Mods & Repairs

Bremi BRL210 Repair & Cool Mod

bremi brl210 burnt resistorsThis Bremi BRL210 linear amplifier came to me with the top off, and it’s owner showing me one of the input resistors hanging off the PCB in a burnt state, and the other also slightly charred.

The cause of the damage to these resistors appeared to be from over enthusiastic use of RF power being put into the Bremi linear amp. Obviously, with one resistor hanging on for dear life by only one of it’s leads, it’s needless to say, the linear wasn’t working.

Burnt Resistors alongside a new oneAfter giving the PCB a really good clean with Isopropanol Alcohol, the two 2 watt resistors were removed and replaced with new 5 watt resistors.

The new resistors have been mounted away from the PCB to assist in cooling, and with a bit of luck, the higher power rating may help alleviate future charring of them.

An amount of re-soldering was also carried out across the rest of the PCB as there appeared to be quite a bit of ageing, probably caused by the heating and cooling of the Bremi linear amp while in use over the years.

Bremi BRL210 Blue LED's FittedThe owner requested that blue LED’s be placed behind the front panel meters to replace the original lamps that had already failed.

A quick check of the schematic diagram revealed that the panel lamps were supplied with approximately 15 volts AC.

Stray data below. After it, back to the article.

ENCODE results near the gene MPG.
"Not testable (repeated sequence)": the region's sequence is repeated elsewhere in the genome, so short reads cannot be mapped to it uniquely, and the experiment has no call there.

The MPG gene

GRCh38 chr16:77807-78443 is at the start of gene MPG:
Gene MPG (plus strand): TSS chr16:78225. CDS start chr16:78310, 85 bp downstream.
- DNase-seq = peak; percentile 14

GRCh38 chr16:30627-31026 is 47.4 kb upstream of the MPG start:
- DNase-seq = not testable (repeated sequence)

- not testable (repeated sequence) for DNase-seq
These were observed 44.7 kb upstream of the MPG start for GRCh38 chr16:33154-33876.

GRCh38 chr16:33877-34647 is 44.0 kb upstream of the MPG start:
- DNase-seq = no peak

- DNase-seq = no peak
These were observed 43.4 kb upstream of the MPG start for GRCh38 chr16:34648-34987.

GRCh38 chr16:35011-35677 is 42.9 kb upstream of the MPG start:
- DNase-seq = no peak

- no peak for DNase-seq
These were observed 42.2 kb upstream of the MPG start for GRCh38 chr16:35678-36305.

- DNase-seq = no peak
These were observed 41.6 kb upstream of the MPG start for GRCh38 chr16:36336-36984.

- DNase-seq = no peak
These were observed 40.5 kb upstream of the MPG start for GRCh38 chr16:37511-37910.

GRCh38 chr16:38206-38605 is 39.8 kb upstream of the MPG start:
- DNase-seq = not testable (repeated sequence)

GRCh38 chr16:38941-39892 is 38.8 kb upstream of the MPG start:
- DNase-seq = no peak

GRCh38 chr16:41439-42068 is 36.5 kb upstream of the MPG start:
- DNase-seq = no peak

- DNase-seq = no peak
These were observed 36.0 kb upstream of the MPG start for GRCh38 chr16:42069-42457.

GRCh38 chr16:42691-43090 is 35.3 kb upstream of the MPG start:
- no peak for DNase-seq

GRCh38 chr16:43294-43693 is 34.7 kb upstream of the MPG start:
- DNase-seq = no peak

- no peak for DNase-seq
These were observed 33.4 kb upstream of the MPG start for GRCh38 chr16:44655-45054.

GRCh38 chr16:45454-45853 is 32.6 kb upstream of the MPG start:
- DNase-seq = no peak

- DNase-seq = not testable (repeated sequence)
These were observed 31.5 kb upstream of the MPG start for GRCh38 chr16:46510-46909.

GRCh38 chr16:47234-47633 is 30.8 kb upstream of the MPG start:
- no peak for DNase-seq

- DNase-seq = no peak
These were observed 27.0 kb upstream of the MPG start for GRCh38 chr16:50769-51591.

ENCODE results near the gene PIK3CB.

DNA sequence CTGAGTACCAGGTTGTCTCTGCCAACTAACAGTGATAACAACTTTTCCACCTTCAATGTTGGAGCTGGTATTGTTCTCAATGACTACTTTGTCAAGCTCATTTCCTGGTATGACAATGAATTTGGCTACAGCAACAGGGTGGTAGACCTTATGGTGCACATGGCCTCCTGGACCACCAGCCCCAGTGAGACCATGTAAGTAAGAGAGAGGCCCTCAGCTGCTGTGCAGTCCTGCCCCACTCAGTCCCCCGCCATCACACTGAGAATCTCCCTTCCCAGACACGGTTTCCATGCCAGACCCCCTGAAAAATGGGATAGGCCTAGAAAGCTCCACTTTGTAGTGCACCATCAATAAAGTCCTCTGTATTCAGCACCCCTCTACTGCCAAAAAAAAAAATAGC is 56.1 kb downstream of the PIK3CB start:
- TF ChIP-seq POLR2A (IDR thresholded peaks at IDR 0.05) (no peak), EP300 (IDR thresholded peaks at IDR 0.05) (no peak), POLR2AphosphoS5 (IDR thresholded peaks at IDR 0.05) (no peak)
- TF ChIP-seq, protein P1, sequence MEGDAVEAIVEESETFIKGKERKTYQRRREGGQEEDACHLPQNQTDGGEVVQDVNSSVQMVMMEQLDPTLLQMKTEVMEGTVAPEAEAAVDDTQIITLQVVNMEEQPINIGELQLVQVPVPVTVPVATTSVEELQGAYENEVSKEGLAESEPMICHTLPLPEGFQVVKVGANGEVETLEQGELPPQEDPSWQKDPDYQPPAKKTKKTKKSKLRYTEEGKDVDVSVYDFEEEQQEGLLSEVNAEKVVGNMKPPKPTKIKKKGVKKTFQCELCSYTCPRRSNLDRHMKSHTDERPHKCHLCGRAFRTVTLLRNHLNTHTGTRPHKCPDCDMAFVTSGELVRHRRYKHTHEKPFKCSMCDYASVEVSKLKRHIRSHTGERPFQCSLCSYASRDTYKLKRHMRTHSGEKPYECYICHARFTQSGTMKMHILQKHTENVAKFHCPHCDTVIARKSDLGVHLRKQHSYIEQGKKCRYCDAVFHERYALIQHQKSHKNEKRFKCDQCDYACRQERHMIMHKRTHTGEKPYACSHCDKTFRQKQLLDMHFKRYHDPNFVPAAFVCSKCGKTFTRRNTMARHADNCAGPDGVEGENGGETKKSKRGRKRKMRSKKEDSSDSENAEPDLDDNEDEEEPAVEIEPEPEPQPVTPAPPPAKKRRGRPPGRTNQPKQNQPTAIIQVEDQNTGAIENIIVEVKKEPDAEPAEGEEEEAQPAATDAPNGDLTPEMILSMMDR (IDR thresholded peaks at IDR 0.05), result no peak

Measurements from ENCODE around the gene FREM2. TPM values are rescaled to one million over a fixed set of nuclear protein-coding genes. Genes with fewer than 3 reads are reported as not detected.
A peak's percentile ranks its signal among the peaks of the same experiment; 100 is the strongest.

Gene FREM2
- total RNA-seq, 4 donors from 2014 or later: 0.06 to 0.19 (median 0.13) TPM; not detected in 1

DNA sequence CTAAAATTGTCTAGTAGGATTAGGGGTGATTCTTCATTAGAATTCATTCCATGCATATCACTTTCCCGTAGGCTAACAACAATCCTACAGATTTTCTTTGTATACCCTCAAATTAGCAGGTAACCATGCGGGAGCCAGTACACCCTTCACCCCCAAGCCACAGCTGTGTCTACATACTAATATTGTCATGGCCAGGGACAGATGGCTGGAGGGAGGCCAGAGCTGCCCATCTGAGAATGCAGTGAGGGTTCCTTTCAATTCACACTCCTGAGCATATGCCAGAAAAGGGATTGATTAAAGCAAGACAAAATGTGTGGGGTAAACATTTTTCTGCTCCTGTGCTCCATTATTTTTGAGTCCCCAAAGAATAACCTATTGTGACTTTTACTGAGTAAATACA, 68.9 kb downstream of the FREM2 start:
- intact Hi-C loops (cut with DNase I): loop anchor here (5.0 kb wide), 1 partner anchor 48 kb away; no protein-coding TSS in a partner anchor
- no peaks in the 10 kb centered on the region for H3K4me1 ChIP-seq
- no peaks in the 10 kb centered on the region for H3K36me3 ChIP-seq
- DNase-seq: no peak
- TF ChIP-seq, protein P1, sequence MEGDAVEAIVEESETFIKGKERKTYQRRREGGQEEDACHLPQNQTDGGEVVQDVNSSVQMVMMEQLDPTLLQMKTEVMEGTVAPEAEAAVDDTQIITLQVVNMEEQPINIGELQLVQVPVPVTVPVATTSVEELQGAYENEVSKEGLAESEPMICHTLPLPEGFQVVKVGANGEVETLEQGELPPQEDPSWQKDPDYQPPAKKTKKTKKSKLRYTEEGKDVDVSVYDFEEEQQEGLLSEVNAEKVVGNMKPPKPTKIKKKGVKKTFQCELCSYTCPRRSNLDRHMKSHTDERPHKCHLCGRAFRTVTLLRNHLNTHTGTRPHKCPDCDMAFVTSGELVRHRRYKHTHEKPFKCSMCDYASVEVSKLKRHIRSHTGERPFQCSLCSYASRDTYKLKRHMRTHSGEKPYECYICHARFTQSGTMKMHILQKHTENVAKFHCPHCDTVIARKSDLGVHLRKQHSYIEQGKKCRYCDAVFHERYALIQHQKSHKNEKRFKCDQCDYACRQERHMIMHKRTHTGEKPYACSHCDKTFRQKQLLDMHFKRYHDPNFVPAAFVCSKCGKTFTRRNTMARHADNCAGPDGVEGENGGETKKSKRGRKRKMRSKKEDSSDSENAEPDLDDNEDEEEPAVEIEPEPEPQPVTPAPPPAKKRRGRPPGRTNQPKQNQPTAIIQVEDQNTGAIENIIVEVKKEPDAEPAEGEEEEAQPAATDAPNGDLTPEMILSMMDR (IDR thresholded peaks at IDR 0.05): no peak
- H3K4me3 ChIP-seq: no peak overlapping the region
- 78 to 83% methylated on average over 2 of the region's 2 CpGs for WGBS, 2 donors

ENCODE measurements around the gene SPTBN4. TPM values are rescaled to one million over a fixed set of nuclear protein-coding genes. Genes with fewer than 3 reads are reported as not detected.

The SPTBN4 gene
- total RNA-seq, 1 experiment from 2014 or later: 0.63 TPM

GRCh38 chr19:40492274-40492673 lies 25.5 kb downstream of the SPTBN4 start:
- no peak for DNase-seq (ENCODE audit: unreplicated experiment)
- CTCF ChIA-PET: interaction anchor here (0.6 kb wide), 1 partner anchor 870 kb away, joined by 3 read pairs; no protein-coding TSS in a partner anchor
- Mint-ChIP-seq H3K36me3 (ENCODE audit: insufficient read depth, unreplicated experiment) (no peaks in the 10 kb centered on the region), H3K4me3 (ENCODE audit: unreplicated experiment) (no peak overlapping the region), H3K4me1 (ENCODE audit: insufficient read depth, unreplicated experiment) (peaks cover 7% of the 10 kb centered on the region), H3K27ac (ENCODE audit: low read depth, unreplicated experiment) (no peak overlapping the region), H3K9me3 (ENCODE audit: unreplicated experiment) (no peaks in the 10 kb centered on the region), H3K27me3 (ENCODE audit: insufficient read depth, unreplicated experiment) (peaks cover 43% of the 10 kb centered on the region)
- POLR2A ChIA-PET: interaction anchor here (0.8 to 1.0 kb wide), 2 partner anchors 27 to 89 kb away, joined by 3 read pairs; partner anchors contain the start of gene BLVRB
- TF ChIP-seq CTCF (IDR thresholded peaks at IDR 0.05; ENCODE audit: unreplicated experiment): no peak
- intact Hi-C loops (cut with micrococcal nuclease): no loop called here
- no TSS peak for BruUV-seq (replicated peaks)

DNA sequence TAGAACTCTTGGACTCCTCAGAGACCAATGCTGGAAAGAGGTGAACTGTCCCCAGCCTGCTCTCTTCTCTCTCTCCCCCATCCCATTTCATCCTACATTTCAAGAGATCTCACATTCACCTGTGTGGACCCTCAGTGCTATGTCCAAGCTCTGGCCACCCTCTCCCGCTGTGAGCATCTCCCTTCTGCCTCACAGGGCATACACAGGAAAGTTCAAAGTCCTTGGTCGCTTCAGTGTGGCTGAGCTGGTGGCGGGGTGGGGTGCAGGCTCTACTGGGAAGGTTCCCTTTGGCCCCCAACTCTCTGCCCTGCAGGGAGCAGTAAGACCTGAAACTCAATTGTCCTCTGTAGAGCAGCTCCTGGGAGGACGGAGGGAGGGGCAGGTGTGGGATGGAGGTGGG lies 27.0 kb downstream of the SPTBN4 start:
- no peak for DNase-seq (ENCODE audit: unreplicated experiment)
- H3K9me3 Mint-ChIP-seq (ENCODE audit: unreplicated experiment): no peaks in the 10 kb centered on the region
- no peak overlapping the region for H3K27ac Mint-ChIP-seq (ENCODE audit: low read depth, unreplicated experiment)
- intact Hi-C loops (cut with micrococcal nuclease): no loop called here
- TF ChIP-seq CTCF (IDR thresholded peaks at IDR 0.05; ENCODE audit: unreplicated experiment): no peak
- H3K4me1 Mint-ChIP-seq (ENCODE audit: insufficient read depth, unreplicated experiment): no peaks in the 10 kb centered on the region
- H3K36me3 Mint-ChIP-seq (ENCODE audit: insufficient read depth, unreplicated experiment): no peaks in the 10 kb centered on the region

Bremi BRL210 Meter PCB With ModAs LED’s require a significantly lower voltage, it was calculated that a resistor of 2KΩ would be required to reduce the current through the LED’s sufficiently.

To make the modification neatly, a small cut in the meter PCB was made to the trace that supplies the voltage to the original lamps. A 2.2KΩ resistor was placed across the cut in the trace.

Bremi BRL210 LEDs Mounted on meter PCBIt was decided not to install any rectification diodes, but instead, to use pairs of LED’s connected back-to-back, IE: anode to cathode and cathode to anode.

This method of connection allows one LED to conduct and illuminate on one half of the AC cycle, and the other LED to conduct and illuminate on the other half of the cycle, thus allowing the complete AC cycle to flow through each LED in turn.

Unfortunately, due to the illumination properties of the LED’s slight shadowing can be seen on the panel meters. In use this really isn’t a major problem.